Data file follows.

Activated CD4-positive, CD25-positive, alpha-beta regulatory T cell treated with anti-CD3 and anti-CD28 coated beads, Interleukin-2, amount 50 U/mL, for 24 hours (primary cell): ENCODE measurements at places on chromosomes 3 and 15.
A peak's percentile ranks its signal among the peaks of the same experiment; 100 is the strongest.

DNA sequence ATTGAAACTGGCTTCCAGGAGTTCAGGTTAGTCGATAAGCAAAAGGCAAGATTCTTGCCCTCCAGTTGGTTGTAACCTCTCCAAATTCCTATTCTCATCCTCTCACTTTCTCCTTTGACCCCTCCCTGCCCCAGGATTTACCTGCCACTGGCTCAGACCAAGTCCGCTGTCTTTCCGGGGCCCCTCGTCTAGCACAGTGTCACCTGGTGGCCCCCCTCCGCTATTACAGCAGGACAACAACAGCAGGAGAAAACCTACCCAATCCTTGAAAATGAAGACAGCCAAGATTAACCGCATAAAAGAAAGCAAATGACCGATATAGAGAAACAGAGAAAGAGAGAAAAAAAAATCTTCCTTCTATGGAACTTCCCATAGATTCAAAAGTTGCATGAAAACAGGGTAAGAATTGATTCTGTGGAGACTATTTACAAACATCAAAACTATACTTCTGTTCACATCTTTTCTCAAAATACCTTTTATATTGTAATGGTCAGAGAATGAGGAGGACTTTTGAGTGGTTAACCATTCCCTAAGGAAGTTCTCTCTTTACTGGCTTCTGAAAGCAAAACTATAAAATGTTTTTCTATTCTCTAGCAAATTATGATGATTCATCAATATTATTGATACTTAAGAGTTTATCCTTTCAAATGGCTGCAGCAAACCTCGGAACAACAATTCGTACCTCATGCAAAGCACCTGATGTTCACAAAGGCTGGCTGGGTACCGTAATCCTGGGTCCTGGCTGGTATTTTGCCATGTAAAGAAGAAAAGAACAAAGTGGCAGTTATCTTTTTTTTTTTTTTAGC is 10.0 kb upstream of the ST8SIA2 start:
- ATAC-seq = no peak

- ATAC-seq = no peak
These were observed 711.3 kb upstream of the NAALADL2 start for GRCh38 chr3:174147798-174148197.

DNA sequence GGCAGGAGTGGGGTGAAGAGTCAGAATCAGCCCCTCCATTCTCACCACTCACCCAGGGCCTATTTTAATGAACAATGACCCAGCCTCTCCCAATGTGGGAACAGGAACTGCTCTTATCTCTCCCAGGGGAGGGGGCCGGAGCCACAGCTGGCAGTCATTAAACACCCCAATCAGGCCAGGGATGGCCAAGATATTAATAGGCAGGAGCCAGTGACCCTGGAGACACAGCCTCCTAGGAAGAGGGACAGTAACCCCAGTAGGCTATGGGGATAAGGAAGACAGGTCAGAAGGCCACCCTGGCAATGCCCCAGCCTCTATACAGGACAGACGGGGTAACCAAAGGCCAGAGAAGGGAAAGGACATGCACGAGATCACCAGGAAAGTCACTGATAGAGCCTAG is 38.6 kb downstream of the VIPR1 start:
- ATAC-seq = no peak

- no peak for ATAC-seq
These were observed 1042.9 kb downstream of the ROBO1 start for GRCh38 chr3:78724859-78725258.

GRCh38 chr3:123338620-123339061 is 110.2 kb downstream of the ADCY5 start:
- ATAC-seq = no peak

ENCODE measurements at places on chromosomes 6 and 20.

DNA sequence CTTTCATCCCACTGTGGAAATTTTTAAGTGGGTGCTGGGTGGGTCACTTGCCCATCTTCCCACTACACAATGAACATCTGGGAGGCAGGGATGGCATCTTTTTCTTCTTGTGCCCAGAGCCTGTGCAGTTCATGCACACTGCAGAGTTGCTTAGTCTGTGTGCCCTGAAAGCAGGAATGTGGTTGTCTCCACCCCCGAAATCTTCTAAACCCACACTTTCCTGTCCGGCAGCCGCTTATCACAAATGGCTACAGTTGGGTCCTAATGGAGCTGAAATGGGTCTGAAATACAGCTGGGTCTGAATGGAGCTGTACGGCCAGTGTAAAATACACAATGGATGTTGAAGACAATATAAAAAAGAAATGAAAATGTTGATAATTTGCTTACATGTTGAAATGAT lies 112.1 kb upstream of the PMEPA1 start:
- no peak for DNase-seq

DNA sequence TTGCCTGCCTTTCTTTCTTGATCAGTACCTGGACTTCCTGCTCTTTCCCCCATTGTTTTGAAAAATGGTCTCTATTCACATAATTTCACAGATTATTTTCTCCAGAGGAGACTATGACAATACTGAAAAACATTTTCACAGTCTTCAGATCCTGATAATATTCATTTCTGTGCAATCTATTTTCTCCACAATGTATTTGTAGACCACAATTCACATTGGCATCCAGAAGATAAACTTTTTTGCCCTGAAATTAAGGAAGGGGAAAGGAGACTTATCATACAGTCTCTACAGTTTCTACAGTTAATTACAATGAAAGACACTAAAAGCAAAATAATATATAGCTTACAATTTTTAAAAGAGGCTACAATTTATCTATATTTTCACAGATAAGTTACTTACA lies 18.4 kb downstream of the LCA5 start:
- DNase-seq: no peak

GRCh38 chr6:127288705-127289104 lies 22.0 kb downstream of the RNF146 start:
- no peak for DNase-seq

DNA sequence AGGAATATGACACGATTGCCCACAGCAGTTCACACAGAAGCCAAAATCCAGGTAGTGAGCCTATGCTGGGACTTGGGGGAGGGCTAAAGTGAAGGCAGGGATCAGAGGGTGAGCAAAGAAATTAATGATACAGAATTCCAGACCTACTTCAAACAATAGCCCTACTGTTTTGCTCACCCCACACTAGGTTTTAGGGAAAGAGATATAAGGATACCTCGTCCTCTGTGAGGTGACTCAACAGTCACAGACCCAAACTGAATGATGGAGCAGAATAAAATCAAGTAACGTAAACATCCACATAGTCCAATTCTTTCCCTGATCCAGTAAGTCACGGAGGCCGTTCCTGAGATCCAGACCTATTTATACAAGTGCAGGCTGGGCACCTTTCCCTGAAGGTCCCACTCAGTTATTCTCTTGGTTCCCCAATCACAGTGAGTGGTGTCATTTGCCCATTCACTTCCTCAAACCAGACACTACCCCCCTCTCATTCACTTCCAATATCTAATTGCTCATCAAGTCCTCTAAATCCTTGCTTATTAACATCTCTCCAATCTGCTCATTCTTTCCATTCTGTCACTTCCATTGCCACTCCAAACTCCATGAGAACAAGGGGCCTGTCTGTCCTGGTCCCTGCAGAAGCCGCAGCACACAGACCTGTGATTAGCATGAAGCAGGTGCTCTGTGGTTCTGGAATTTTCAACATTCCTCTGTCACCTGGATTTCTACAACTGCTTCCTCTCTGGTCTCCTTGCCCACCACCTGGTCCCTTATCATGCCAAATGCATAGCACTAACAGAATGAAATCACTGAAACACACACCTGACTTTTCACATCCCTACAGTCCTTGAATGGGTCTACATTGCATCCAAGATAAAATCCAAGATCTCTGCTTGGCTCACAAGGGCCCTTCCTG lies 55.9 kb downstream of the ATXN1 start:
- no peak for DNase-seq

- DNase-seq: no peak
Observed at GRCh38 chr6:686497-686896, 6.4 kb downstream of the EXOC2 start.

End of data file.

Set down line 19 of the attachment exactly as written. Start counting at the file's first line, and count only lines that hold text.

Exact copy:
- no peak for DNase-seq